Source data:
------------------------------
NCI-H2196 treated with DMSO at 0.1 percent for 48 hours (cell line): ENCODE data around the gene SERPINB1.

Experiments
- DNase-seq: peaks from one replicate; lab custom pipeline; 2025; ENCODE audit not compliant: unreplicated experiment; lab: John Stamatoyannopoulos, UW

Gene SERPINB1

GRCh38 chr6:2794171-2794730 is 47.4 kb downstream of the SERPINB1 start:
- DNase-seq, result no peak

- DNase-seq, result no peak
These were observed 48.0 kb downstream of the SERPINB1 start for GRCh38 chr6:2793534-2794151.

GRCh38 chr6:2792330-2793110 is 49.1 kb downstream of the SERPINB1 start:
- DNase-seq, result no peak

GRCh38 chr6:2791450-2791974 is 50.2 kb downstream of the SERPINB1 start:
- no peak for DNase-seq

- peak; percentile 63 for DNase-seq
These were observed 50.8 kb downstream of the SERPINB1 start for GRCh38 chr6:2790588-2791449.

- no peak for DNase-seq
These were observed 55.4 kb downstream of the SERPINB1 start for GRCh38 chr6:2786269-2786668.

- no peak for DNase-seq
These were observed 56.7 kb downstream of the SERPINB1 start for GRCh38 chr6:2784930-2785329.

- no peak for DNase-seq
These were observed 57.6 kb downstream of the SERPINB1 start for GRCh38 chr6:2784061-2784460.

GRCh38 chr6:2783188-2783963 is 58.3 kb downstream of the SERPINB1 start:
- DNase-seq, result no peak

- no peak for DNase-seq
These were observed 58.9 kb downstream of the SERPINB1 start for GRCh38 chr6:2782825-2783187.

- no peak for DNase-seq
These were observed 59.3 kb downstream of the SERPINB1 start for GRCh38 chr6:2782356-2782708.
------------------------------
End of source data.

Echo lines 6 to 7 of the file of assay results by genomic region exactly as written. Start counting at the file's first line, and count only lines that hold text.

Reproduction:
- DNase-seq, result no peak

- DNase-seq, result no peak